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Livable Cities

Slow Life for Smaller Urban Footprint

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     Given an increase of global population, the immense urban migration, the rising need for energy consumption and following carbon dioxide emission, the pressures on natural resource and environment are at the prevalent scale, never encountered earlier in the world. Without good management, the resources may not be adequate for all population. Based on this, an instrument is developed for measuring resource use called ecological footprint.

      The ecological footprint is a measurement of human activities in the world calculated from the amount of consumption and waste (such as human behavior of meat consumption is translated into the amount of land, water, chemical fertilizer, gasoline used in transportation, etc. throughout the supply chain from plantation to delivery to consumers), including the activities that lessen global productivities (such as environmental pollution). The unit of this output is referred to as Global Hectares per Capita (gha/cap).

    According to the Living Planet Report in 2012 by the World Wildlife Fund, the Zoological Society of London, and the Global Footprint Network, the compilation of ecological footprints in many countries around the world is presented, together with the resource conditions such as water, forests, and the survey of the change among 2,688 population species.

    This report revealed that the demands for global resources have doubled those of 1996 and at present, humans consume resources 1.5 times more than the world’s carrying capacity. The report also predicted that in 2030 or in the next 17 years, humans would consume resources amounted to 2 globes or 2 times higher than the appropriate rate.

 

     In specific view on ASEAN region, the aggregated ecological footprint is 1.63 gha/cap. On the contrary, the aggregated biological capacity is 0.86 gha/cap. These indicate that the resource consumption is almost 2 times higher than the limit of biological capacity or renewal capacity of natural resources, including the carbon emission removal in ASEAN.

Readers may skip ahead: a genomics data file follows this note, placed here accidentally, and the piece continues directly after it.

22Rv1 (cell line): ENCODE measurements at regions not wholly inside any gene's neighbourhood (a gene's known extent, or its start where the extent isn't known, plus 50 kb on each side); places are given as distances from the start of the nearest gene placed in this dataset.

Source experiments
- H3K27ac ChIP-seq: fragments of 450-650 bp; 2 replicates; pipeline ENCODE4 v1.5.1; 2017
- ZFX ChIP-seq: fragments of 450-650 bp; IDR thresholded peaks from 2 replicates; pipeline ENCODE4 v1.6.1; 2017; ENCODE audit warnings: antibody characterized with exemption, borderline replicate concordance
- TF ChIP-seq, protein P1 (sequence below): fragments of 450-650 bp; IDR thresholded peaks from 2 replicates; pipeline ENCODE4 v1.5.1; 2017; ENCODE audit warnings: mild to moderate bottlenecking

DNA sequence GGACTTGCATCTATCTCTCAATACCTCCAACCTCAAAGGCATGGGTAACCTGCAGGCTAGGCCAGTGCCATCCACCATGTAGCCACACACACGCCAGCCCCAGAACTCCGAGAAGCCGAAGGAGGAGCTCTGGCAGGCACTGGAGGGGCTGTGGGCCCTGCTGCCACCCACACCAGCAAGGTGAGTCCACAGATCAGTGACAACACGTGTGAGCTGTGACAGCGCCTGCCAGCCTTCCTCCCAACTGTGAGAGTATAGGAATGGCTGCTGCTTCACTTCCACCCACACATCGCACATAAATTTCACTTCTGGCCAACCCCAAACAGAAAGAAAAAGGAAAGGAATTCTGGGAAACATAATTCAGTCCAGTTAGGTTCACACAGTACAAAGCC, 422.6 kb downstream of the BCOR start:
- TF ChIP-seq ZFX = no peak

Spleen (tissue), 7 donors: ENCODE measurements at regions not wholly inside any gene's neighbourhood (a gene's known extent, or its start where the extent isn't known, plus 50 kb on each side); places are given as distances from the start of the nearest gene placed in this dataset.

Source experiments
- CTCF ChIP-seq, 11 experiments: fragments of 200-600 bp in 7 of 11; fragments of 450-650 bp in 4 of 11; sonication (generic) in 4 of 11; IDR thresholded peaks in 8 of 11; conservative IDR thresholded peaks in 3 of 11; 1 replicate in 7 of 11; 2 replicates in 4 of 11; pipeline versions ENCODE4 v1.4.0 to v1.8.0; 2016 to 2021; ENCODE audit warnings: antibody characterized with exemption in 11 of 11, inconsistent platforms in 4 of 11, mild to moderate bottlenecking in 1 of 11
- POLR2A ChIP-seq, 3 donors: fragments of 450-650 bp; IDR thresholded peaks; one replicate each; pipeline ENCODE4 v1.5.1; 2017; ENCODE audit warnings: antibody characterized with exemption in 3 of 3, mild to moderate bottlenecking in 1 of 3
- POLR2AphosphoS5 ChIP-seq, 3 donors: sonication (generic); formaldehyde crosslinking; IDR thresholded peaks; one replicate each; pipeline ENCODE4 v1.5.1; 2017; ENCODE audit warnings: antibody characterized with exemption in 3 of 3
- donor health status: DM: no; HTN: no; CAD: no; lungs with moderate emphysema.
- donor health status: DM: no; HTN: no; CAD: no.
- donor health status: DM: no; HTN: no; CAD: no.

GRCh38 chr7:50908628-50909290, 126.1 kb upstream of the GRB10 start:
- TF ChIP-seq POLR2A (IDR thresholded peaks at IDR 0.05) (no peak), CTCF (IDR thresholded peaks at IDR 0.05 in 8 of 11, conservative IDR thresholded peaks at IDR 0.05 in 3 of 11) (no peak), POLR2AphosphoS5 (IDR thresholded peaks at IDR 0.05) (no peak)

Usually urban residents have larger carbon footprints than the rural people. For instance, Singapore is a livable city with effective town management, facilities, high quality of life and well-being but the level of consumption, economic growth and urban expansion are rising. In a way, these create more pressures on natural environment and as a result, Singapore has the largest ecological footprint in ASEAN or a Singaporean creates an ecological footprint equal to that of 33 Africans together.

    A tendency towards increased consumption among ASEAN members due to an intensive economic growth and an integration of ASEAN economic community in 2015 signals a definite enlargement of ASEAN’s ecological footprint.

     At this stage, many people may desire to restore the world by reducing their ecological footprints. On the contrary, many still think that their small actions are too little to change the world and therefore decide not to do anything. Nonetheless, in reference to Margaret Mead, an American woman anthropologist, the role of small group of people was elaborated that "Never doubt that a small group of thoughtful, committed citizens can change the world; indeed, it’s the only thing that ever has.” Thence, everybody together can change consumptive behaviors in order to reduce ecological footprint such as using public transportation services instead of personal automobile or purchasing locally-grown vegetables rather than internationally-imported food, etc.

     Furthermore, the social structure can be changed through policy advocacy or choosing political parties which implement green policies and strategies in order to reducing ecological footprint and enhancing people’s quality of life in good environmental setting. Examples are the minimized travel necessities through concentrated urban and infrastructure development to reduce unorganized urban sprawl as well as construction and maintenance costs. At the same time, this can enhance existing land use productivity and value by decreasing residential area per unit, increasing building concentration, and optimizing policy on residential locations close to stores, schools, public health service providers, and community service providers. Consequently, the urban facilitates and promotes walking, biking, and other public transportation connecting between communities.

 

     At last, this article cordially calls for all collaborations to sustain the world’s natural resources enough for every fellow creature.

 

 

 


Source :

  • iugreenteams.wordpress.com
  • www.reo11.net
  • www.greenistasociety.com

 

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